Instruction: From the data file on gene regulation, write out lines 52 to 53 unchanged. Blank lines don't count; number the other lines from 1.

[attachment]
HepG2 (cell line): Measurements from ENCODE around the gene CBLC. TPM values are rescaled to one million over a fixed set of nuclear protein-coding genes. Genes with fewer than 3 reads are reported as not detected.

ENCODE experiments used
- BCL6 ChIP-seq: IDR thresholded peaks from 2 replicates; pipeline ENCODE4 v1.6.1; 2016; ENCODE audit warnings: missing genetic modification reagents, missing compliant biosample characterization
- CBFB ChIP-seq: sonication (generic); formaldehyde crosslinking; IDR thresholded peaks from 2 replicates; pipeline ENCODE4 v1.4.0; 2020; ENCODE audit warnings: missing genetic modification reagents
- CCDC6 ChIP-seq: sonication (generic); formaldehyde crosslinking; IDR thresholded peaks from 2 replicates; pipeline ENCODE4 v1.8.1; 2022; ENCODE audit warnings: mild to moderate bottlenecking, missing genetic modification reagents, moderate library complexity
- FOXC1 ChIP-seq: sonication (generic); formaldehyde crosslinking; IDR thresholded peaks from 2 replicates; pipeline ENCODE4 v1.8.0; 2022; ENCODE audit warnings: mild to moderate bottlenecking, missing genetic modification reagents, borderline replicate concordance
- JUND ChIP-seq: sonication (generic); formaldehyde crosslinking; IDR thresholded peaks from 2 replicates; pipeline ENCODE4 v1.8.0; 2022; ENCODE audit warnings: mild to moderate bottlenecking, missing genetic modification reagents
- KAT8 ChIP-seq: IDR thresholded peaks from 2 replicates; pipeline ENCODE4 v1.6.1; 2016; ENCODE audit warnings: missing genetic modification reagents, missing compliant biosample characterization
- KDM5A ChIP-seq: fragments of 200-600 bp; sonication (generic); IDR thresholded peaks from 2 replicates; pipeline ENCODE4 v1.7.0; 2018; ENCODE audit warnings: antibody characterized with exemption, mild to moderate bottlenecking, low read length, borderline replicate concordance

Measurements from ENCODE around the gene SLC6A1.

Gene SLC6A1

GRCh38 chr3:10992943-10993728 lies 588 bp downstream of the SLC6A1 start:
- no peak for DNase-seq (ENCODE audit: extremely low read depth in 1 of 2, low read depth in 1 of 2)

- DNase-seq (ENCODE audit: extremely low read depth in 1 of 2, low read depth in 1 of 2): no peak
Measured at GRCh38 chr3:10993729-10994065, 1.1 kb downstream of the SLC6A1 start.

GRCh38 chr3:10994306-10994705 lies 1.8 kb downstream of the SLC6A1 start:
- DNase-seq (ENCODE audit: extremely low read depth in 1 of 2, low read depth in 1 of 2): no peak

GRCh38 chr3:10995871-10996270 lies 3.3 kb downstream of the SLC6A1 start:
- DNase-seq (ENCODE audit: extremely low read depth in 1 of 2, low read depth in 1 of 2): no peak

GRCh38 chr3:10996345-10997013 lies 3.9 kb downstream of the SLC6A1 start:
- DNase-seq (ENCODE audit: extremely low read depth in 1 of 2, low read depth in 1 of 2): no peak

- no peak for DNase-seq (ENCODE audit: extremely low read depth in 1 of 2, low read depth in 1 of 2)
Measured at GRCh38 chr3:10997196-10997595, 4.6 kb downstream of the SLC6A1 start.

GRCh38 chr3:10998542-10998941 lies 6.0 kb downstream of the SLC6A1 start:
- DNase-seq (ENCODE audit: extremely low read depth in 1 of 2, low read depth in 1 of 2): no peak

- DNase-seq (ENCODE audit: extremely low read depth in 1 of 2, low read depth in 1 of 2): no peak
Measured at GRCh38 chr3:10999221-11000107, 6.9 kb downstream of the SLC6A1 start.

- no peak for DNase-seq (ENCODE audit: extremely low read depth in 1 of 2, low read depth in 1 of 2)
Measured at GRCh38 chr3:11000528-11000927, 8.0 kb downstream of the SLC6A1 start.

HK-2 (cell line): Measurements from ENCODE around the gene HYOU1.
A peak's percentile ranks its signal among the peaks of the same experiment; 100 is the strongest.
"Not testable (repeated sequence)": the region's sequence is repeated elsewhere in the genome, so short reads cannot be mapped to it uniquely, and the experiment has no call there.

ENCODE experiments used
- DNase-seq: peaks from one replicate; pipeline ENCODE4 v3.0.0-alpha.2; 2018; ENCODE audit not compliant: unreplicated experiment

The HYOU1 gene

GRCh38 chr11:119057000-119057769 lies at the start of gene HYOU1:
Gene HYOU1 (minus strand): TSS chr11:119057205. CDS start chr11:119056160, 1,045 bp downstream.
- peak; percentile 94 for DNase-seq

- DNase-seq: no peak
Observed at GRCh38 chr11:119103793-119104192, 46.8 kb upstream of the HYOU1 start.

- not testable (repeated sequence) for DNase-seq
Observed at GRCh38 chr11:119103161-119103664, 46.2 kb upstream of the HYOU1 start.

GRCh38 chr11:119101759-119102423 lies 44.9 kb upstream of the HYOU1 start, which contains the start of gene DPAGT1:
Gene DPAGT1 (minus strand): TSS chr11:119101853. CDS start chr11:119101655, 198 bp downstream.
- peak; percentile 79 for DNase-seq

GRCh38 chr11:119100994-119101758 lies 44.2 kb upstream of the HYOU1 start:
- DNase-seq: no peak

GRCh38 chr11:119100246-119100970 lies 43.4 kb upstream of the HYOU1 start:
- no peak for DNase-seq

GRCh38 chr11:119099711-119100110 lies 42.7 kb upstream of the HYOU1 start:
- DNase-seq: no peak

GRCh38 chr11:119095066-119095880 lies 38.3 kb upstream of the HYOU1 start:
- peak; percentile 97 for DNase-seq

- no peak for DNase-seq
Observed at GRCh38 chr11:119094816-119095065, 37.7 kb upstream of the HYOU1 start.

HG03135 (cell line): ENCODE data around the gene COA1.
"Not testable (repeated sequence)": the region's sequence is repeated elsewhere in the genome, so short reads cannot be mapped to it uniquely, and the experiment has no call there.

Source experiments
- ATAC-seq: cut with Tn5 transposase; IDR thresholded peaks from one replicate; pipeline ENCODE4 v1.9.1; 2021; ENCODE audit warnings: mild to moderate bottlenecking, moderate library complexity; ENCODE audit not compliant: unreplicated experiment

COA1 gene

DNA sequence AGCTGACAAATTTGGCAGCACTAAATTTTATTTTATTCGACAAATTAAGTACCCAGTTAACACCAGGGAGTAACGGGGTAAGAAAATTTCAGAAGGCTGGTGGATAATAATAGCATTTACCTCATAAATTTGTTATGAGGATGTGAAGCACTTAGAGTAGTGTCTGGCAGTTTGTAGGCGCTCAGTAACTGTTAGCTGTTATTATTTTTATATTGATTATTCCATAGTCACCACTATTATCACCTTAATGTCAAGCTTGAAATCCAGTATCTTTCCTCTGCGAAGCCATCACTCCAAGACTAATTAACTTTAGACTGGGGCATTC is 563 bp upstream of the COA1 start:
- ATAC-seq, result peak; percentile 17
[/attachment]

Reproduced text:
GRCh38 chr11:119095066-119095880 lies 38.3 kb upstream of the HYOU1 start:
- peak; percentile 97 for DNase-seq